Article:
-3.90

-3.05

-2.51

·Subsidies

8.12

6.87

7.29

Initial results for aggregate controls:Composition of aggregate asset income
initial results for aggregate controls composition of aggregate consumption
Initial results for aggregate controls:Composition of aggregate consumption

Public consumption (%)

Private consumption (%)

Total consumption (%)

1993-94

1995-96

1999-00

1993-94

1995-96

1999-00

1993-94

1995-96

1999-00

Education

14.85

[57.60]

15.29

[58.22]

16.40

[59.32]

1.76

[42.40]

1.77

[41.78]

2.12

[40.68]

3.57

[100.00]

3.66

[100.00]

4.39

[100.00]

Health

6.44

[23.34]

6.21

[20.14]

6.34

[15.28]

3.40

[76.66]

3.98

[79.86]

6.63

[84.72]

3.82

[100.00]

4.29

[100.00]

6.59

[100.00]

Others

78.71

[11.76]

78.50

[11.87]

77.26

[13.78]

94.84

[88.24]

94.24

[88.13]

91.24

[86.22]

92.61

100.00]

92.05

[100.00]

89.02

[100.00]

Total consumption

100.00

[13.84]

100.00

[13.92]

100.00

[15.88]

100.00

[86.16]

100.00

[86.08]

100.00

[84.12]

100.00

[100.00]

100.00

[100.oo]

100.00

[100.00]

special methods for age allocation public education consumption
Special methods for age allocation:Public education consumption
  • Share of enrolment in public education institutions (Government and local body schools or colleges) is proportional to the attendance rate of students in public education institutions within each level of education.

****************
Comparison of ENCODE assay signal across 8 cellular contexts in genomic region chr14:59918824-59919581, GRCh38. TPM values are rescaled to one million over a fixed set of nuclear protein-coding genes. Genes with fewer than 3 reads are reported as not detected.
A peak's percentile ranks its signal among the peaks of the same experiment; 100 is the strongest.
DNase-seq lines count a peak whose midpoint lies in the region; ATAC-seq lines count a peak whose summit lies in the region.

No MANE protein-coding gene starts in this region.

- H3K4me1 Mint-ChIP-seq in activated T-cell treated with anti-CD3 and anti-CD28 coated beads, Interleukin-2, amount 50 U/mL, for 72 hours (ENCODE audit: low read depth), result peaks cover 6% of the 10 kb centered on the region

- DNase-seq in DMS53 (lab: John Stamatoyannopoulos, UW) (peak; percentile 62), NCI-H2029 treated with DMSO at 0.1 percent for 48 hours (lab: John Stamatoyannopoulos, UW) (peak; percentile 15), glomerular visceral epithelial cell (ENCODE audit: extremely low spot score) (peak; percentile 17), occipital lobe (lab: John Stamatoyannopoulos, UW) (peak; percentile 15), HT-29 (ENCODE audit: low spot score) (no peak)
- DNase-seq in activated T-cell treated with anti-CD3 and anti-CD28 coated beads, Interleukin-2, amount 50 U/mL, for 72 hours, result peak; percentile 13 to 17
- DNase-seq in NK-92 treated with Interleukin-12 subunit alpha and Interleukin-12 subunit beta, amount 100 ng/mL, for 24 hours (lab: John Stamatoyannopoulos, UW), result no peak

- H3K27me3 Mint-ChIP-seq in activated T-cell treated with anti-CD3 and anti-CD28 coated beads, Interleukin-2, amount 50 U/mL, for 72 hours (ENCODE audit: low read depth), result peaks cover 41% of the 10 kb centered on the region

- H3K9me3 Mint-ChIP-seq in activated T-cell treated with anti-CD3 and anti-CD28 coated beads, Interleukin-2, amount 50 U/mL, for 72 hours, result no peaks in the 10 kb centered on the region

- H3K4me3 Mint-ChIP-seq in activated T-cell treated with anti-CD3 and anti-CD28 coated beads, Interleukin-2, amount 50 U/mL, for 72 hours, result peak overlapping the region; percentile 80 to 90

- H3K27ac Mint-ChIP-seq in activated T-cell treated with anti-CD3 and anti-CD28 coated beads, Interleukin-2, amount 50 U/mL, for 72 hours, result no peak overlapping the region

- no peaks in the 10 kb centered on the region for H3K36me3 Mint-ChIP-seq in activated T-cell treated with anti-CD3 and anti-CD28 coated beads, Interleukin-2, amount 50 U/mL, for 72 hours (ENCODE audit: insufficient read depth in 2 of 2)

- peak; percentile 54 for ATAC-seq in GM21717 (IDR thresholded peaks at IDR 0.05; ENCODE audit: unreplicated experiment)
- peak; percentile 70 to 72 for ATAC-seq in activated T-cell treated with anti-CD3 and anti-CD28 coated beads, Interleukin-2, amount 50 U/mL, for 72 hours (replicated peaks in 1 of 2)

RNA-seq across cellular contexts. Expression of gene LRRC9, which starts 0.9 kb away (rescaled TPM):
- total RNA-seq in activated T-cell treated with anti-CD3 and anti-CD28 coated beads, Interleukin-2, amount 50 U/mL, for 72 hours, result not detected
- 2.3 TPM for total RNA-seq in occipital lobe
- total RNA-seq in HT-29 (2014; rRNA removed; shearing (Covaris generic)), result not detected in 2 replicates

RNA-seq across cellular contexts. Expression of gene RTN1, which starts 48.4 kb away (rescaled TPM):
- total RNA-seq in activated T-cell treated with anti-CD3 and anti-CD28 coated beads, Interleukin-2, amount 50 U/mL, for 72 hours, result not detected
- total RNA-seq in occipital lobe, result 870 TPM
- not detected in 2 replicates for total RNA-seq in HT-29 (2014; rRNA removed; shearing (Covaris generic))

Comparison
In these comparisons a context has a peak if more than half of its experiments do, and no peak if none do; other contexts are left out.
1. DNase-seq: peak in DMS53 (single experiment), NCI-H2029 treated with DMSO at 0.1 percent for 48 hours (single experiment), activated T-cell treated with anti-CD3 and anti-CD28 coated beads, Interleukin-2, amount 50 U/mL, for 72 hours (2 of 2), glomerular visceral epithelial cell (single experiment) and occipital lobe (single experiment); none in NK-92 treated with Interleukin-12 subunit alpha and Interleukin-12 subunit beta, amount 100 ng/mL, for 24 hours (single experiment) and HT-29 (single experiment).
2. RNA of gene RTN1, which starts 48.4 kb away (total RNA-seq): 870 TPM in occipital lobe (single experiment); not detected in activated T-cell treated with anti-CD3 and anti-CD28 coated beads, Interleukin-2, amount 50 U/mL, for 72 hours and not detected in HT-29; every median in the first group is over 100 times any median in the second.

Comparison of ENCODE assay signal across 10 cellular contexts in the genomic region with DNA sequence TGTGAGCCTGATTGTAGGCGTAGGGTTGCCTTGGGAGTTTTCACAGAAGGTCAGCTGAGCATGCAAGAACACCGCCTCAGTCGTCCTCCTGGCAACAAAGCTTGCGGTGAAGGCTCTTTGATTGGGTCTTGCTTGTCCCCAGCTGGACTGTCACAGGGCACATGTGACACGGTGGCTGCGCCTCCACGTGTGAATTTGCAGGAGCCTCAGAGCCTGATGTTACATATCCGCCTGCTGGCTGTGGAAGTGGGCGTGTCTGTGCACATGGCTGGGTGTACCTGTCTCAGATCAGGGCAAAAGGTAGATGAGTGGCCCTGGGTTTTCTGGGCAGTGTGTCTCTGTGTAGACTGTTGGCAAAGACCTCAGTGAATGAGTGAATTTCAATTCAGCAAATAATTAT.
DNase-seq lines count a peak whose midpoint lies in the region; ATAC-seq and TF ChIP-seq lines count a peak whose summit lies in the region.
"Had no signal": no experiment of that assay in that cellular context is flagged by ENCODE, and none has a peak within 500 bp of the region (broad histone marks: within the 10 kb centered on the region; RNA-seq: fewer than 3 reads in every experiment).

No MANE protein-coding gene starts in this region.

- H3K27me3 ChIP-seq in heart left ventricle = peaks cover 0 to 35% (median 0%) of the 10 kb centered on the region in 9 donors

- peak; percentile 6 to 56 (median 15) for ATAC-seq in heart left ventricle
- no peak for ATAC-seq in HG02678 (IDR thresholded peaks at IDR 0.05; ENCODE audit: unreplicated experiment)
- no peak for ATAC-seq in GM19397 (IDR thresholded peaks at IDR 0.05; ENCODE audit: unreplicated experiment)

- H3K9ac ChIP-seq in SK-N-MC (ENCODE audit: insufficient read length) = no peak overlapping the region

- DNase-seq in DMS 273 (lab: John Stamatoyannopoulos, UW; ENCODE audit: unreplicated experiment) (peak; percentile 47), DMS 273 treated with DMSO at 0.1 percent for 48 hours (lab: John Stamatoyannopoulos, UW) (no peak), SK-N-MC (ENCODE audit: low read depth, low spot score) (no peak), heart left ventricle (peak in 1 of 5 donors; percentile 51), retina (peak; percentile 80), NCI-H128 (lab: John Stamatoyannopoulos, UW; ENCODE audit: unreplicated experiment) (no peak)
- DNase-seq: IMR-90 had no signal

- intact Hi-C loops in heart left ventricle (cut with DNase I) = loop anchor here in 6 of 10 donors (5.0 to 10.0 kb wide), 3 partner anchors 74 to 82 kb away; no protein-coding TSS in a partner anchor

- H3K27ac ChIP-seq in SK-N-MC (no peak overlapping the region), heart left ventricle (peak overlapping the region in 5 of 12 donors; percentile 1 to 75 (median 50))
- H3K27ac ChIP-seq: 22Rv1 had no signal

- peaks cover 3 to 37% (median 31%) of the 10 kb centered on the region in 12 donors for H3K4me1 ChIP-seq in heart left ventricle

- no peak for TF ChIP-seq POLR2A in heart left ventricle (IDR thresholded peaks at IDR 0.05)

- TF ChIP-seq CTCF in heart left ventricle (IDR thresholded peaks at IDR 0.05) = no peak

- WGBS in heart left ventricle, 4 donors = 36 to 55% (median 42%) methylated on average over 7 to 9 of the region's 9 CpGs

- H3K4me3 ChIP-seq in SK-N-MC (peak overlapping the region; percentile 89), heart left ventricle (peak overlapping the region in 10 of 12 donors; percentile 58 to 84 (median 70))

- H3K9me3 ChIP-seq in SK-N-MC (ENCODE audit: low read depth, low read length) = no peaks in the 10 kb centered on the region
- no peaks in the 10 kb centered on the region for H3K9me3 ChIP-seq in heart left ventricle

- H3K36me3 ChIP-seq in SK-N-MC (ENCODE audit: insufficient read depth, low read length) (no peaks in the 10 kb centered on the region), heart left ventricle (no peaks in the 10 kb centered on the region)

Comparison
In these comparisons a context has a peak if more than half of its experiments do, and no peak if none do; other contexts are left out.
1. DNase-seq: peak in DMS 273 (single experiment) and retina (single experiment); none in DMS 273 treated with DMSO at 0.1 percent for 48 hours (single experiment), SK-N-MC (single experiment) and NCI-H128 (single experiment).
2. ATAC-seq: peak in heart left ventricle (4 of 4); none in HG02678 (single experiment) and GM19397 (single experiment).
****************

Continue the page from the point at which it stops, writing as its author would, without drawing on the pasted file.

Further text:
• Structure of attendance rate in 1999-00 remained the same as in 1995-96.
  • Share of aggregate public education consumption is proportional to share of revenue expenditure on education and training by education and non-education departments of the national and sub-national governments within each level of education.
  • Per capita public education consumption is uniform within primary, secondary, and higher education.
  • Equal per capita consumption for training and adult education for the population in the age group 25-59 years. Population by single year in Census of India 2001 is used for estimation of per capita consumption of training and adult education.